T. Boone Pickens is famous as an oilman, corporate raider and energy investor. He is also a graduate of Oklahoma State University (OSU) and an avid supporter of the University and its athletic programs. Reportedly, he has donated nearly $500 million to support various OSU initiatives. About five years ago he had the bright idea of convincing fellow alums to allow the University to buy individual life insurance policies on them with the beneficiary being the OSU athletic endowment fund (Cowboy Athletics). Apparently 27 fellow alums signed up for the program, with total death payouts over $300 million.
The University planned to take out a large loan in order to pay the premiums on the policies, and Pickens pledged to pay the interest on the loan, at least initially. This looked like a no-brainer for OSU, and similar ideas have been pitched to other universities and foundations.
But, does it really make sense? The OSU policies were written by life insurer Lincoln National (LN). Since LN is in the business of making a profit in writing life policies, why would anyone think that the aggregate premiums charged for the policies would be materially less than aggregate policy payouts?
Life insurance is an extremely useful and valuable product for many people. If you have dependents relying on your income stream, and you have sizable human capital (future wage income), and you have modest financial capital (financial assets in excess of debt), then you are a good candidate for a life insurance policy. The basic idea is to insure the value of your human capital. The most obvious candidates are people in early middle age with young families. As time passes, the need for life insurance for the typical individual recedes. You no longer need life insurance once any of the following events occurs: a) your children grow up and leave home (you no longer have dependents), b) you approach your own retirement (your human capital becomes small), or c) you build up sizable financial capital.
Of course, there are viable uses of life insurance for some elderly people. For example, suppose you own a private business or property that would be subject to significant estate tax and that you’d like to keep in the family. If you don’t have sufficient liquid assets to pay the estate tax, your heirs may have to sell the business or property in order to pay the tax. In this case, it might make sense to buy a life policy with a payout upon your death that covers the projected estate tax. But, this surely is a small part of the overall life business.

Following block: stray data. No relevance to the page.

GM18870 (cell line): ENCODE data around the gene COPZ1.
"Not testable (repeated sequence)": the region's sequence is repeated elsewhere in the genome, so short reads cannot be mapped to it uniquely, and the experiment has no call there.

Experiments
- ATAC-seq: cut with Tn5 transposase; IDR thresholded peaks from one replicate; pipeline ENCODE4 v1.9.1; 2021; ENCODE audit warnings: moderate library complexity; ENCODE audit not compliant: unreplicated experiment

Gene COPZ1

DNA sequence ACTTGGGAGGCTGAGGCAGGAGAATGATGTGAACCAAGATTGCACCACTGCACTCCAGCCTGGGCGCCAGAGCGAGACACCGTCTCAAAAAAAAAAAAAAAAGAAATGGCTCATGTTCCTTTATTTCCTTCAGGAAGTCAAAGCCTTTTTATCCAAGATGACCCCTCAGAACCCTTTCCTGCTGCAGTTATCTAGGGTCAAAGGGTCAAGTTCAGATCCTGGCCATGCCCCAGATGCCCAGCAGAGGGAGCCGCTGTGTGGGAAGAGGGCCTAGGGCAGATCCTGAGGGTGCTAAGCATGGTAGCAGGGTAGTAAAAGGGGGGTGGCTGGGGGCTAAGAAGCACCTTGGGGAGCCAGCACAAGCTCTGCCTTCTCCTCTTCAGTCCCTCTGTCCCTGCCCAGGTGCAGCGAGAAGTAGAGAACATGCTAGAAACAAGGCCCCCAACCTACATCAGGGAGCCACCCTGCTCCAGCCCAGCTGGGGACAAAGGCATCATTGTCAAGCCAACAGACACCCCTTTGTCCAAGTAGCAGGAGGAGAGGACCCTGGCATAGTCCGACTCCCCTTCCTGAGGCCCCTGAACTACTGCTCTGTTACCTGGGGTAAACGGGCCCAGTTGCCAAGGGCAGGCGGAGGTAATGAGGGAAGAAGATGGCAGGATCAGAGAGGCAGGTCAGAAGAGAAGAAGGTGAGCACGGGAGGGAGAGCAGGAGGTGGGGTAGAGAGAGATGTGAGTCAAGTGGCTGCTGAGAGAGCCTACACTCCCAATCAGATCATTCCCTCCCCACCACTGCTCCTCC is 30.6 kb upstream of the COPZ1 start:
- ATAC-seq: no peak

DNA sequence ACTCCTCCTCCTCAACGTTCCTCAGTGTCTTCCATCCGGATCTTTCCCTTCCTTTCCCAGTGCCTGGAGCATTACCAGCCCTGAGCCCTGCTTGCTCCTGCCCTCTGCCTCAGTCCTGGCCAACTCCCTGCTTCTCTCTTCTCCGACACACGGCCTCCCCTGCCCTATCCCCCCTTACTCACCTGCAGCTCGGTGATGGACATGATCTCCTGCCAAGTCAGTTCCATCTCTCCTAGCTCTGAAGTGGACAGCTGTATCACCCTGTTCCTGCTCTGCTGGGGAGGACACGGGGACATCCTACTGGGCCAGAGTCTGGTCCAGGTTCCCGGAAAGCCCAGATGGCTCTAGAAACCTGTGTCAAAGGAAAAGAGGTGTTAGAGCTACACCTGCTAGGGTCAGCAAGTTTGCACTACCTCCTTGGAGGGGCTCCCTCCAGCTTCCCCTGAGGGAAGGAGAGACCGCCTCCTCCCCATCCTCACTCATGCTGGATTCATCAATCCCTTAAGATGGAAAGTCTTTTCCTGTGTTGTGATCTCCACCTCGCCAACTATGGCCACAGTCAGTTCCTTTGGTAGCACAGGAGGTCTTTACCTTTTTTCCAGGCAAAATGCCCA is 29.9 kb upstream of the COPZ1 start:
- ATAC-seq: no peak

It appears that the appeal of the Gift of a Lifetime strategy to OSU was that it appeared to be self-funding. After T. Boone picked up the interest on an OSU loan for a few years, the insured alumni would begin to pass away and policy proceeds would be large enough to cover the premiums.
A related issue was that prior T. Boone gifts that had not yet been spent were invested in the T Boone Pickens energy hedge fund (BP Capital Management). The value of the OSU holdings in this fund served as collateral for the loan to pay insurance premiums. While this fund was doing great in 2005 and 2006, when performance deteriorated dramatically in 2008 and 2009 the value of the OSU holdings cratered.
Not only did the value of the collateral decline, none of the insured alum died. With no policy proceeds coming in, the endowment committee was forced to pay premiums directly. After three years and $33 million, the committee pulled the plug and cancelled the policies.
Then litigation ensued between OSU, T. Boone, LN and various insurance brokers.
Are there any useful lessons in this saga?
First, while there are many useful applications of life insurance, there are other not-so-useful applications. Second, even though mortality rates are predictable in large samples, you cannot accurately predict mortality rates in small samples. Third, don’t try and outsmart experts on their own turf. Fourth, if it looks to be too good to be true, it probably is not true.